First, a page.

Monday, 6 July 2015

Cotswold Show 2015

Zero Gravity bike team
A diverse selection of attractions came to Cirencester Park for the Cotswold Show...

Of all the things I had expected to see at the Cotswold Show, a pug running an agility course was not one of them. However, the limber hound managed to perform with impressive discipline, scaling an 8 foot high a-frame and jumping over obstacles like a thoroughbred horse.

With a broad selection of food, crafts and exhibitions, the Cotswold show was busy through rain or shine. Mostly the sun came out and provided a much appreciated summer ambiance. Despite the rain, the atmosphere stayed welcoming and engaging.

A bike stunt team put on an excellent show in one of the enclosures. Hopping from 7ft onto a cardboard cup was one thing, but when the cup was between the announcers legs, an added element of risk was thrown in. Not happy with just that, one of the riders took their front wheel off to pull some stunts on an improvised unicycle. Why not?

Other more conventional, yet endearing, displays were exemplified by Butt's Farm Rarebreeds. Piglets, a mule and lots of other animals were a hit with all ages. In the adjacent tent large bulls, goats and lambs were making friends with the crowd.
Well taught archery experiences by Birds Hill Days

Though animal centric, there were plenty of activities to take part in. I tried my hand at archery and .22 rifle shooting. The rifle range was easy to use and enjoyable, ran by Regency Rifles. The archery on the other hand was harder for me to master, but explained well. It was odd to trust my body to stand in the correct stance and ignore where the arrow was pointing. Guided by one of the instructors, the counter intuitive nature of the skill was coached patiently. For £4, I improved a great deal from the beginning to end of the experience.

Next year won't arrive too soon! For more information on the covered parts of the show, visit their websites.

Friday, 3 July 2015

Wessex School of Arms-Our Closest Look at Martial Arts From the Middle Ages

Evan Burgess looked into fighting styles of days gone by and discovered Wessex School of Arms in Bath...

There are many popular martial arts today such as MMA, Krav Maga and Asian disciplines. However, if you have ever been curious about what happened in Europe before these styles reached our shores, HEMA might be for you. Historical European Martial Arts is a practical use of old techniques. Best practice is taught from the rivers of knowledge surrounding combat from Italy, Germany, Britain and other places.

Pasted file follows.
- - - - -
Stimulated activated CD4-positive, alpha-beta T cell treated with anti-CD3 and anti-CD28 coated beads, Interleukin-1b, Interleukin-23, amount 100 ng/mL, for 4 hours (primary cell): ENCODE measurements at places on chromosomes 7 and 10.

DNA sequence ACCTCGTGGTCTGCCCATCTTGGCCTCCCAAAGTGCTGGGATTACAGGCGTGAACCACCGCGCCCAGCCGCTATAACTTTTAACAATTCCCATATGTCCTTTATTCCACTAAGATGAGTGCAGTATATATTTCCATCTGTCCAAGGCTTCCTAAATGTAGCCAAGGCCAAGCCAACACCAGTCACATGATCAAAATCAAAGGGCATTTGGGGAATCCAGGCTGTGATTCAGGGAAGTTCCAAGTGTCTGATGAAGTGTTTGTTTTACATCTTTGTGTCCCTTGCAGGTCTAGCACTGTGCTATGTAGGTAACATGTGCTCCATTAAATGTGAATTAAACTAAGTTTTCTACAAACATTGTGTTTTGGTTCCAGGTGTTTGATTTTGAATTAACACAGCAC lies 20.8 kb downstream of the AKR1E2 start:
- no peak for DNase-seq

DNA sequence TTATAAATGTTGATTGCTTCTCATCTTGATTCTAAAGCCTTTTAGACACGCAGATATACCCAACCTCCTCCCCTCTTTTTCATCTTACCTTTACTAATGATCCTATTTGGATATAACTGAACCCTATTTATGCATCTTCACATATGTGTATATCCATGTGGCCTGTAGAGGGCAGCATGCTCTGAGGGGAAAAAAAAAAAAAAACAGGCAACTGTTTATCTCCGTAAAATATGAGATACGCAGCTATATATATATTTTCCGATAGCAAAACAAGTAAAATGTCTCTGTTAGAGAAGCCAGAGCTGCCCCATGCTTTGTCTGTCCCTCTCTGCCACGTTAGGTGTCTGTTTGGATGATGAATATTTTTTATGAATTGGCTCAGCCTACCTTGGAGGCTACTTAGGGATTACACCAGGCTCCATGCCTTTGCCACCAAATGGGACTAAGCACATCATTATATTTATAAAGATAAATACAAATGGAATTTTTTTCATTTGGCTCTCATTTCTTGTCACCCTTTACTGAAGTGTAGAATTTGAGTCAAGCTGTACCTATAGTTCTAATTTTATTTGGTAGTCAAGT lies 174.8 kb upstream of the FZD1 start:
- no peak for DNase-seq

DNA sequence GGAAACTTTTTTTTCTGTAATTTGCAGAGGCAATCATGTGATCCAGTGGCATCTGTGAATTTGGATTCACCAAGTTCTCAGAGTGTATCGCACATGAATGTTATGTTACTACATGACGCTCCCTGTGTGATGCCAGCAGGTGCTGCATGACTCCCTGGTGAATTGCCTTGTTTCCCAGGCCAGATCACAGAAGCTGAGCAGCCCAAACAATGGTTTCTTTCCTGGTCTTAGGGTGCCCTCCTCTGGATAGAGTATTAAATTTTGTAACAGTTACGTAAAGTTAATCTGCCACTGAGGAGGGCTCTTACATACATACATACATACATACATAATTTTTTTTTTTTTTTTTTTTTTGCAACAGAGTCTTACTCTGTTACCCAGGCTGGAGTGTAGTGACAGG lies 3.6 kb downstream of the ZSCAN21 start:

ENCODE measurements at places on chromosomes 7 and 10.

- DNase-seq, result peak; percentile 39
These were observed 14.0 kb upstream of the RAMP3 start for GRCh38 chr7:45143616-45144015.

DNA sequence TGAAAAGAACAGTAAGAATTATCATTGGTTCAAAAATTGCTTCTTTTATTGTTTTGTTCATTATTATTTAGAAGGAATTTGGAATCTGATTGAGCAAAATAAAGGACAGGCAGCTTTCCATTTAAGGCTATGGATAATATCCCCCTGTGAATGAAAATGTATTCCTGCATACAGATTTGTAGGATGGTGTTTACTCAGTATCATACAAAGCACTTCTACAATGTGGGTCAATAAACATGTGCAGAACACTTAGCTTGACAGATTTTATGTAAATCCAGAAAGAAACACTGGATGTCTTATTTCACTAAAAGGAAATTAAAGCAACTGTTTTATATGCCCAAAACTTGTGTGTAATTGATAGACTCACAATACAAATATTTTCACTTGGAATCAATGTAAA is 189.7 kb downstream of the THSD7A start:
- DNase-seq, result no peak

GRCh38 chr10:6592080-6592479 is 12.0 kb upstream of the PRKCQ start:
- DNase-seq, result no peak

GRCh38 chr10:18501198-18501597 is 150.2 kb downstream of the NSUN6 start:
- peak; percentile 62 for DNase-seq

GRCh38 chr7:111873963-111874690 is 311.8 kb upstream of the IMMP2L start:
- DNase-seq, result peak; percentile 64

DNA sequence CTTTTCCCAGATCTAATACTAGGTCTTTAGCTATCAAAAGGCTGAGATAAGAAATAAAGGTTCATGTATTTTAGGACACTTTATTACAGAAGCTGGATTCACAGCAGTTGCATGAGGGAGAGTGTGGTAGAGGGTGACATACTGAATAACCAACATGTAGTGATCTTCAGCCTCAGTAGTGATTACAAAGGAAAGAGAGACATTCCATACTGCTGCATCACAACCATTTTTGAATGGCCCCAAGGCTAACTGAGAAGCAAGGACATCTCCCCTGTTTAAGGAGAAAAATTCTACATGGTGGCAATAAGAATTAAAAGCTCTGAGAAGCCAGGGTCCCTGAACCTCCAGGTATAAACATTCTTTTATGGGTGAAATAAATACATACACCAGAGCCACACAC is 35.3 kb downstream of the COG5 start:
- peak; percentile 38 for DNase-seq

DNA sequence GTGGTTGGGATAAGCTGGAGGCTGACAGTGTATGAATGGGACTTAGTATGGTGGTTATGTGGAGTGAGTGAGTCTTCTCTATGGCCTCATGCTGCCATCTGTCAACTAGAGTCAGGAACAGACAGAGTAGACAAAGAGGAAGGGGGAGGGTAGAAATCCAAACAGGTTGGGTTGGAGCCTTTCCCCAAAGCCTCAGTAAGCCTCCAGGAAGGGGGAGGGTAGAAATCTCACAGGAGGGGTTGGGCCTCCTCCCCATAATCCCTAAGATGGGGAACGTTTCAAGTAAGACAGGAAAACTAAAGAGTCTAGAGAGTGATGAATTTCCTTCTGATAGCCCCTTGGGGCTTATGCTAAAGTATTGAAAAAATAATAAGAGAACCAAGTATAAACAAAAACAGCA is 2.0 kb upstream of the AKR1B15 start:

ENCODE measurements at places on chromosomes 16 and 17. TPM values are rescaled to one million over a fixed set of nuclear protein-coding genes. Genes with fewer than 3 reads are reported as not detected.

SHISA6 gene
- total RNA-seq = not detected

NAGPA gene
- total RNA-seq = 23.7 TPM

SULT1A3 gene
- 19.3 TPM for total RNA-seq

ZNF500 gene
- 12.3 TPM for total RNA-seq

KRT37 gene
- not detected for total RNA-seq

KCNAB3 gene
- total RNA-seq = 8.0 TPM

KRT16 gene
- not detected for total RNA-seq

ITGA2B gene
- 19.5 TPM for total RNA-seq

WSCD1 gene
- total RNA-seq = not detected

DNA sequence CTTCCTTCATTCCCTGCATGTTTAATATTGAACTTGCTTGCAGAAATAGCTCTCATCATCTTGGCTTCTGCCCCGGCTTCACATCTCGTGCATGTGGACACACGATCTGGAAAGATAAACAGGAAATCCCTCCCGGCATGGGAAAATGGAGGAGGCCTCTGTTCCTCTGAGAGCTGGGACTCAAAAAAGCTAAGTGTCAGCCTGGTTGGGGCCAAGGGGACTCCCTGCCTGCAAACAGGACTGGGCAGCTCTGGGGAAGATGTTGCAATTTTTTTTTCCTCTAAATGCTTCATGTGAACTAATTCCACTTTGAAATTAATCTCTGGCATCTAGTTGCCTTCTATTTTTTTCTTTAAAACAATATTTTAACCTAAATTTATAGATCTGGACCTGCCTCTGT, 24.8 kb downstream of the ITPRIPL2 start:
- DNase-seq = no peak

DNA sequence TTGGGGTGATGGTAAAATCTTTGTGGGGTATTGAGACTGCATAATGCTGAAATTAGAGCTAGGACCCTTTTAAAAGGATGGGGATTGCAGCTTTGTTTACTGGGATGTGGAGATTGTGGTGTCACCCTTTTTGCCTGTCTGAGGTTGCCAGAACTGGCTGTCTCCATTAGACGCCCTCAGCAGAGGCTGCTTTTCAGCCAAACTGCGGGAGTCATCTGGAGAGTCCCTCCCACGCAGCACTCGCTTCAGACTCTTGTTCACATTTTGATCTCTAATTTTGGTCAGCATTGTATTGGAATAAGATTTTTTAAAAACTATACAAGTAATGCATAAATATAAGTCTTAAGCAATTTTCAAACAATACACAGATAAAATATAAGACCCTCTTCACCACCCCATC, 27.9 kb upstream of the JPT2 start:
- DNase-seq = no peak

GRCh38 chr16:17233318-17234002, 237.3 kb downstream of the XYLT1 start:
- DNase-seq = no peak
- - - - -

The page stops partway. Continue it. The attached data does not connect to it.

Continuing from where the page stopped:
The focus of HEMA is mostly between 1300 and 1800. The skills are both technical and physically challenging, so when I went to Wessex School of Arms in Bath, I was curious about how everything worked.

The lesson on this night was about backsword technique. This sword is one handed and principally for thrusting and slashing. Sounds simple, but when someone else had one defence becomes the priority. Being a responsive style of learning, a pupil must defend themselves before launching an attack.
Photo by Richard Isley
With plastic practice swords, the first part of the lesson was about different methods of blocking. Though there aren’t a large amount of stances, the difficultly comes from coordinating hand and foot placement. Teamed up in twos, the pragmantic use of responding to an opponent was drilled as myself and my partner worked on a simple block and counter routine.

In this style, less is more. Understanding the arc of attack an opponent has is vital in blocking effectively and protecting oneself. A lot of the initial techniques felt counter intuitive, yet they are tried and tested through hundreds of years of utilisation.

After technique training with the plastic swords, I moved on to blunt edged metal swords which were a rather different sensation. Heavier and more powerful, the ring of metal against metal reverberated through my bones. It was fun, but also developed more concentration with the realism increasing.

Being my first lesson, I didn’t take part in the group spa at the end. With three against three, two teams took on each other with plastic swords in order to score points for contact. Each round was over surprisingly quickly and it brought home just how fast things would happen in real life.
Harmless fun
On another night the lesson could have been daggers, quarter staff or hand to hand fighting. Good for fitness and historical awareness, Wessex School of Arms provides a thrilling experience for people of all abilities. Sessions cost £8 and last for 1 ½ hours.

You can find out more here:

The Tomorrow Festival at the Nelson 04/07/15

Local musician Andrew Heap is helping support mobile chemotherapy units facilitated by charity Hope for Tomorrow. The noble cause allows patients to skip the stress of making appointments or visiting hospitals.

Taking part in this endeavour are 11 locals acts with space for an open mic at midnight. A raffle will take place in the evening. With a great deal of entertainment and the chance of prizes to be won, the event will start at 3pm and finish late. Pop in or stay for the whole night, there won’t be an uneventful moment.

The running order is as follows:

3pm Leon Daye
4pm Two Lost Souls
4.50pm Iron Lotus
5.40pm Jamie Blackburn 6.30pm Charlotte Gaish 6.50pm Siren's Harbour 7.40pm Daniel Billing 8.40pm Raffle etc. 9pm Ethemia 10pm Running Sky 10.20pm Subslider 11.20pm The Tomorrow People 12am Open Mic

If you cannot make it to the event but wish to support the cause you can visit Hope for Tomorrow’s webpage here: